The Intrusive Author in Milan Kundera's The Unbearable Lightness of Being
In an interview he gave after the reprinting of one of his later novels, Milan Kundera said, most eloquently, that "the stupidity of the world comes from having an answer for everything
the wisdom of the novel comes from having a question for everything" (qtd. in O'Brien 4). This statement is one most indicative of the unique authorial style found in all of Kundera's works, particularly his most famous novel The Unbearable Lightness of Being. Unlike previous traditional, non-autobiographical novels, Kundera chooses to indirectly reveal himself as the narrator, who, while omniscient in the control of his characters, poses questions of deep philosophical interest that even he cannot answer. This method has become problematic, however, as many critics have wrongly proclaimed this technique to represent the author's hatred for the totalitarian regime under which his novel was written; in doing so, not only have they wrongly labeled Kundera "a passionate defender of Western culture" (Angyal 4), but they also have ignored the larger, philosophical issues that Kundera attempts to accomplish in the novel. While many of the themes in the novel undoubtedly reveal the totalitarian regime for what it is, it will be argued that the role of the intrusive author serves to create a sense of play and freedom of movement that digs deeper than history or politics to get to the heart of more important philosophical issues. An analysis of Kundera's structural functions and choices within The Unbearable Lightness of Being will provide a closer view of the openness, or "play" he strives for. One of the primary functions of Kundera as an intrusive narrator in the novel is to establish his characters as creations of his own mind. Whereas in traditional novels, the fictitious characters are assumed to be real in some imaginary world, Kundera almost immediately admits that "it would be senseless for the author to try convince the reader that his characters once actually lived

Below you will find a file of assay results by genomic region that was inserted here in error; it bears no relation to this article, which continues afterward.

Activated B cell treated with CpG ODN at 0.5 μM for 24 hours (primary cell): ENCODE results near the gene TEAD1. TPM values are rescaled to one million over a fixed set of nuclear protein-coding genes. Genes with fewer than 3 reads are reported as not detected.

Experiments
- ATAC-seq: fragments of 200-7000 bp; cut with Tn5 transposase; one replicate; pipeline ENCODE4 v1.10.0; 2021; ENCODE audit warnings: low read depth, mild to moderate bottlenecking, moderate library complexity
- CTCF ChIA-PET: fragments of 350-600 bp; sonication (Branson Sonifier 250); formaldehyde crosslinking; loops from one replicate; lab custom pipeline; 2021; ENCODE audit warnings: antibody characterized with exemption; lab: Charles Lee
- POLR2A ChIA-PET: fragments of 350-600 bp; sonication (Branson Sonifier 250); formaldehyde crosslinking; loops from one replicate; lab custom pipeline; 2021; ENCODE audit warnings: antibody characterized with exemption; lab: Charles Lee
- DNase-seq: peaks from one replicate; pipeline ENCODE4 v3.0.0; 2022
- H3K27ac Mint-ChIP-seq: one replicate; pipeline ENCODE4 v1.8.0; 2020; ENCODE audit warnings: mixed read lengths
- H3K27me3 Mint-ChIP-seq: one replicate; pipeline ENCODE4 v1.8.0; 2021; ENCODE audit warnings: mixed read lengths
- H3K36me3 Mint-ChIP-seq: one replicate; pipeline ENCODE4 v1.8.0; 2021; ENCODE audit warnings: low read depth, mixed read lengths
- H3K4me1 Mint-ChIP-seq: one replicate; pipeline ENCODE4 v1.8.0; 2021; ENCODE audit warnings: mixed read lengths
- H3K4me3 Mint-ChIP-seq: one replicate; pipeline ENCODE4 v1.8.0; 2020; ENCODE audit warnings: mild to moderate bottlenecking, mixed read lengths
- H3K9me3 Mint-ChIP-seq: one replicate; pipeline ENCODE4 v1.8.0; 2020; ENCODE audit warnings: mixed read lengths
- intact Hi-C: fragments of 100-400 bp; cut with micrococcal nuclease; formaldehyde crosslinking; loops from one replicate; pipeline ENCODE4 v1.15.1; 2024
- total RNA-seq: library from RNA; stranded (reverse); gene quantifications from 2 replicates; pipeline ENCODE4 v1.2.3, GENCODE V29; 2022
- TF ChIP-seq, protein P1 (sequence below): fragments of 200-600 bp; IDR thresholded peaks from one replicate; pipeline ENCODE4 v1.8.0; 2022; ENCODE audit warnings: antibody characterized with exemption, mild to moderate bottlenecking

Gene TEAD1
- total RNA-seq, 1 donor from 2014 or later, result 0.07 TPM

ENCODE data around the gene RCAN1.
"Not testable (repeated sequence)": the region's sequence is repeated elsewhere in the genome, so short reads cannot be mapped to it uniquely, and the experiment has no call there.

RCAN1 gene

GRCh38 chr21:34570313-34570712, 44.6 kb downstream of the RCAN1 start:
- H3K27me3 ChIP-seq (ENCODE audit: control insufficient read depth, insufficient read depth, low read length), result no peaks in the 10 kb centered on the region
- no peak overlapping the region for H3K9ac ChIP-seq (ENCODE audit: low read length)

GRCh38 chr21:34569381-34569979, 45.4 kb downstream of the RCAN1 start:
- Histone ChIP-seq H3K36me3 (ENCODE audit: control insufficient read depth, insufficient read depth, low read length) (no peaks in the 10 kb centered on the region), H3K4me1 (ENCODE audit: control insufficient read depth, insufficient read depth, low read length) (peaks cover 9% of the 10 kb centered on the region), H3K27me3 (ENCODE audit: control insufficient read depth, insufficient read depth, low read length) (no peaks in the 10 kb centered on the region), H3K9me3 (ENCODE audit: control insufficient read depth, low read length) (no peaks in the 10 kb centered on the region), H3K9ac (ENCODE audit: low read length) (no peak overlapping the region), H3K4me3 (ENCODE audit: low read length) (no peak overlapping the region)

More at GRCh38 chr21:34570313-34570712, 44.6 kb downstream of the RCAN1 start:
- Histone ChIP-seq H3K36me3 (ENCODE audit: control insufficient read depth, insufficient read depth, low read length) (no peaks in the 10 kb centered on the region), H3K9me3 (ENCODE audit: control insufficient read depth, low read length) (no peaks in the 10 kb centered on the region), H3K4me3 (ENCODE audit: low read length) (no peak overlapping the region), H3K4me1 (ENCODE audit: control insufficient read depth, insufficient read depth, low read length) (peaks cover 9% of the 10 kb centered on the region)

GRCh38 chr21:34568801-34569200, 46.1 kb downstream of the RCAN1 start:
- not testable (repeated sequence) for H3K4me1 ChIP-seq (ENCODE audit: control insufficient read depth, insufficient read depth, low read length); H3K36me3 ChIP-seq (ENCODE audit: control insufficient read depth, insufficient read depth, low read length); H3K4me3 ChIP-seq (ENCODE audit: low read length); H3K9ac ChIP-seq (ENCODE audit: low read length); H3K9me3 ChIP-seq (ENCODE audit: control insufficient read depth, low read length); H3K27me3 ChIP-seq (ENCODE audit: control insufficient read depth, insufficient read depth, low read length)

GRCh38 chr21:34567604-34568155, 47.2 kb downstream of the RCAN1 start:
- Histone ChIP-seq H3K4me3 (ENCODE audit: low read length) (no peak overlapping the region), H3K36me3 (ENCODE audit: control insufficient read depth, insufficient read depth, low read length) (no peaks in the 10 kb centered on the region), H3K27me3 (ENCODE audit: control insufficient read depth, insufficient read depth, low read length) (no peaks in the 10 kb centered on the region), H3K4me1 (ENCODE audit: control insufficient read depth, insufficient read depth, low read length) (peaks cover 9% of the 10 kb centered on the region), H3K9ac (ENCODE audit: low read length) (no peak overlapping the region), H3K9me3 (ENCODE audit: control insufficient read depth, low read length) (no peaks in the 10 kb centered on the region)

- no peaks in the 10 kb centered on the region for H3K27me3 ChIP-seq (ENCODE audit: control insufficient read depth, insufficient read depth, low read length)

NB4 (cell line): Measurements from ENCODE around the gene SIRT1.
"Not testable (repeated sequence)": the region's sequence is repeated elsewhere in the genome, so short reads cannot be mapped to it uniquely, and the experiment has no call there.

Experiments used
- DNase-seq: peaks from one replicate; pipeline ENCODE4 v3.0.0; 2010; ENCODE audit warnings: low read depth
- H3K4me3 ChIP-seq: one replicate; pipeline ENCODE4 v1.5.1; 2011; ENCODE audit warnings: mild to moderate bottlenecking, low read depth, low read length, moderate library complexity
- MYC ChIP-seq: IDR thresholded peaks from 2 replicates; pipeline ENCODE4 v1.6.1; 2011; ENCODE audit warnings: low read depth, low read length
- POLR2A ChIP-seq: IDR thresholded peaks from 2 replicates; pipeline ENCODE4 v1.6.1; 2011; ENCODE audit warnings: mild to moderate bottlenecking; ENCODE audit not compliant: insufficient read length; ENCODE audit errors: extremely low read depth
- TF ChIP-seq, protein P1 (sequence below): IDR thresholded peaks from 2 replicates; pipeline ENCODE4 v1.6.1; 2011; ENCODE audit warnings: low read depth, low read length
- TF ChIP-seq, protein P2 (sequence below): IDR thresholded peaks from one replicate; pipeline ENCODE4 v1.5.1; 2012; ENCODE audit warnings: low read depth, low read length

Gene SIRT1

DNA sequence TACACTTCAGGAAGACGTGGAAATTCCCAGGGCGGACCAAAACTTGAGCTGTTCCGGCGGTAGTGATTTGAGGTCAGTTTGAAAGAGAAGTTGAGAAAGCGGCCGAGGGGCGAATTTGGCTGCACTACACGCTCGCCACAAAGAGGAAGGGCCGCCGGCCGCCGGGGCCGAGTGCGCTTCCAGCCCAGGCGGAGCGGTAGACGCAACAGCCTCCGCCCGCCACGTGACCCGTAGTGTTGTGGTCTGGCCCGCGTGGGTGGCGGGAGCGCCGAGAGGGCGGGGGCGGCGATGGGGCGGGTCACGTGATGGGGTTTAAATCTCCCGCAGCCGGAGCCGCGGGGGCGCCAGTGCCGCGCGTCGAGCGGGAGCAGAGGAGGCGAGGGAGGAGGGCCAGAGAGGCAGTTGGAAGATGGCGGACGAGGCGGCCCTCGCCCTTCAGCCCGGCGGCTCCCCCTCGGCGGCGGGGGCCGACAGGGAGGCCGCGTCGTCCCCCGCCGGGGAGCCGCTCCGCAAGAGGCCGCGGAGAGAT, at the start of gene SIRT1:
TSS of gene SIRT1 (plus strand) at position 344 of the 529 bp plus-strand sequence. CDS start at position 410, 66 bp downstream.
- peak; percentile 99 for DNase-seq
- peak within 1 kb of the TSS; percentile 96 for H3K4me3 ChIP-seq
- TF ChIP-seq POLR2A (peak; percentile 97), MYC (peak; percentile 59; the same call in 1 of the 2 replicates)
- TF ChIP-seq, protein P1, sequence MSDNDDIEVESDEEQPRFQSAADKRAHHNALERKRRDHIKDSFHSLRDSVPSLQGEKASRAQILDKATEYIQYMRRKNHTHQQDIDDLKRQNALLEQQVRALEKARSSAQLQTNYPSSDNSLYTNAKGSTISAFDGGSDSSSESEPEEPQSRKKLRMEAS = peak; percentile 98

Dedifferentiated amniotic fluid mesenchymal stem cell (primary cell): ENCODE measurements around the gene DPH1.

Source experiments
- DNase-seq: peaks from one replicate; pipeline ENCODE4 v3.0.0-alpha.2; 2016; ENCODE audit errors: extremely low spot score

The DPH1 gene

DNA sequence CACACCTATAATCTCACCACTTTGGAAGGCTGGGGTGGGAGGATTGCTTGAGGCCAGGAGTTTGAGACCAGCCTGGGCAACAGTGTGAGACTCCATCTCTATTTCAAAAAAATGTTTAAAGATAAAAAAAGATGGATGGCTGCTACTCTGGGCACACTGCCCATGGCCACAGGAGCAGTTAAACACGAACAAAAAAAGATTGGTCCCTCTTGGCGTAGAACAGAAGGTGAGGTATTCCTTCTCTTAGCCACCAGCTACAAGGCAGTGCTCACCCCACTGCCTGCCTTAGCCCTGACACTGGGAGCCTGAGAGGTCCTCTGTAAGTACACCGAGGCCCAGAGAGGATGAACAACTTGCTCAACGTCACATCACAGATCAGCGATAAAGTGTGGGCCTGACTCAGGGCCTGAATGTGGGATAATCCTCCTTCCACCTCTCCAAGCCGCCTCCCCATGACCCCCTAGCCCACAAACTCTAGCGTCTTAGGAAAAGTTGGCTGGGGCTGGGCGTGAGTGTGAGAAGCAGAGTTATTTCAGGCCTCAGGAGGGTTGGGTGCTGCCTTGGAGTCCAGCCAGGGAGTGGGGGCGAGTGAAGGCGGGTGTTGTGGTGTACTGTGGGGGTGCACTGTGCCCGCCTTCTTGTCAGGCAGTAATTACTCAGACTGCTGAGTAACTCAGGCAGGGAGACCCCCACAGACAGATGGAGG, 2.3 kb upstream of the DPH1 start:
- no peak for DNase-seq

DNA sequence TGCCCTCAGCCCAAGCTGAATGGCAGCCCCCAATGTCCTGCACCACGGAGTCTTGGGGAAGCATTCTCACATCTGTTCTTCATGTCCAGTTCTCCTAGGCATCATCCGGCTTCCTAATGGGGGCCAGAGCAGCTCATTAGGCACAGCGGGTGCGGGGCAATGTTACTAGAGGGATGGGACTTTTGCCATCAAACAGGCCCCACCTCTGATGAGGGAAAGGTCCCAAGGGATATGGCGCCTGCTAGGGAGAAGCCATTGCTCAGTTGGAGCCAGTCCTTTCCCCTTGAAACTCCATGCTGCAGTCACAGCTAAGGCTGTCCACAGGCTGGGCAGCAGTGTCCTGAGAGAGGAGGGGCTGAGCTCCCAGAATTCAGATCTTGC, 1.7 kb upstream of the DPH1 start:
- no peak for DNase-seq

they were born of a stimulating phrase or two from a basic situation" (39). His characters were created in light of the author's contemplations. However, this does not automatically make the characters flat "types", as some have argued. To the contrary, the author's admittance of the characters as fictional creations whom he has pondered very deeply lend them more depth and credibility than a character designed simply to serve a purpose. In other words, in this particular novel, the story does not create the characters, but the characters create the story. This enables Kundera a greater sense of structural openness and play, or freedom of movement, in the novel. According to Hana Pichova, "a narrator's directing function includes the use of
the repeating prolepsis or advance notice, a narratological technique that fragments the narrative through temporal disorder" (217). Kundera utilizes such a technique first and foremost in the relationship between Tomas and Tereza, for example: "It may well be those few fortuities
which set her love in motion and provided her with a source of energy she had not yet exhausted at the end of her days." Before coming to the end of the book, Kundera has already described Tereza's undying love for Tomas as he sees it. According to Pichova, this technique serves to establish the author as omniscient director of the novel, enabling him to create a textual world over which he has power and control. However, as Pichova notes, "Kundera's narrator is obviously not interested in the power of regulation on the thematic level. He subverts his potential power by revealing himself to the reader." When considered in the context of totalitarian regimes, the act of revelation is one most destructive to its very goals. Through his frequent use of "I" and advanced notice of things to come, Pichova argues, Kundera has "disowned the faceless gaze'" of totalitarianism....
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